Michael F. Jacobson, executive director of the Center for Science in the Public Interest (CSPI), said Tropicana Twister Cherry Berry Blast has no cherry juice, nor any berry juice, and despite the pictures of cherries and berries on the label, the drink gets much of its dark red color from dye, Red 40.
Color additives are an inexpensive way to simulate absent fruit or vegetable ingredients, make white bread look more like whole wheat, or make sugary cereals more appealing to young children, Jacobson said.
A regulatory petition CPSI filed with the U.S. Food and Drug Administration said the agency should require that the label of a food containing color additives state "Artificially Colored" on the package next to the product name -- something the agency already requires of many artificially colored products.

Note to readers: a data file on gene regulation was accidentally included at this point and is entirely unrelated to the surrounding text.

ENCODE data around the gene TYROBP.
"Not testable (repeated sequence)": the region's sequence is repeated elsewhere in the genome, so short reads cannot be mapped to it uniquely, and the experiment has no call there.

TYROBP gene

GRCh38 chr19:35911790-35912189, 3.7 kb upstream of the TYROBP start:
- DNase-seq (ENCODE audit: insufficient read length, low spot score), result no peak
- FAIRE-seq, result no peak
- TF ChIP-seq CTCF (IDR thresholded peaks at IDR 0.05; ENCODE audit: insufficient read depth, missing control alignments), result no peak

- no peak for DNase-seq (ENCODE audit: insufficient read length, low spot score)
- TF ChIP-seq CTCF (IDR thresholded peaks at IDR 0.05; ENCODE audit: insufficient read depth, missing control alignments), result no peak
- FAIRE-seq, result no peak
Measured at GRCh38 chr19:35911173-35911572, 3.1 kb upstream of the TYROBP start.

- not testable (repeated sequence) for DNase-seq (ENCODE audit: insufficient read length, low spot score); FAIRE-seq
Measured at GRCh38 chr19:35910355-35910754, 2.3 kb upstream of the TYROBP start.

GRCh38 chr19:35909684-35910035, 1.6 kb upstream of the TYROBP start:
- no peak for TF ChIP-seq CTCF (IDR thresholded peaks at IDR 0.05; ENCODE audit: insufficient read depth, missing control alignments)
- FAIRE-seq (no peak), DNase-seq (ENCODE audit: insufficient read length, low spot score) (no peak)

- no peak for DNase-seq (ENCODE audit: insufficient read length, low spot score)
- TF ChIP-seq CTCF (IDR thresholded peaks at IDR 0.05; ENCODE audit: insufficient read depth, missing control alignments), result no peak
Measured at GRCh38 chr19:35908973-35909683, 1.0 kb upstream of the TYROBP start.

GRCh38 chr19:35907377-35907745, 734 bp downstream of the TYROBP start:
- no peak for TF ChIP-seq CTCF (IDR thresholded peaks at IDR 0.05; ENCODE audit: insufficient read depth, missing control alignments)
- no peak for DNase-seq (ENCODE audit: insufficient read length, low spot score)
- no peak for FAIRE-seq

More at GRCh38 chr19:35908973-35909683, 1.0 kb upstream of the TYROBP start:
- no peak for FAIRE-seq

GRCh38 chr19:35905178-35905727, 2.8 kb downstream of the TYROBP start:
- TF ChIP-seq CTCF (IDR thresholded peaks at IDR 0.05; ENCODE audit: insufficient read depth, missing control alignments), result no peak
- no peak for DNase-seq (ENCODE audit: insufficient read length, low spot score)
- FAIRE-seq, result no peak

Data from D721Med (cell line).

"The FDA has acknowledged that artificial food dyes, such as Red 40 and Yellow 5, trigger hyperactivity and behavioral problems in some children," the petition said.
The CSPI also highlighted the cancer risks associated with certain caramel colorings, Yellow 5, and Yellow 6, which are contaminated with carcinogens. In addition, some consumers are allergic to natural or synthetic color additives, the petition said.
From the December 9, 2011, Prepared Foods' Daily News.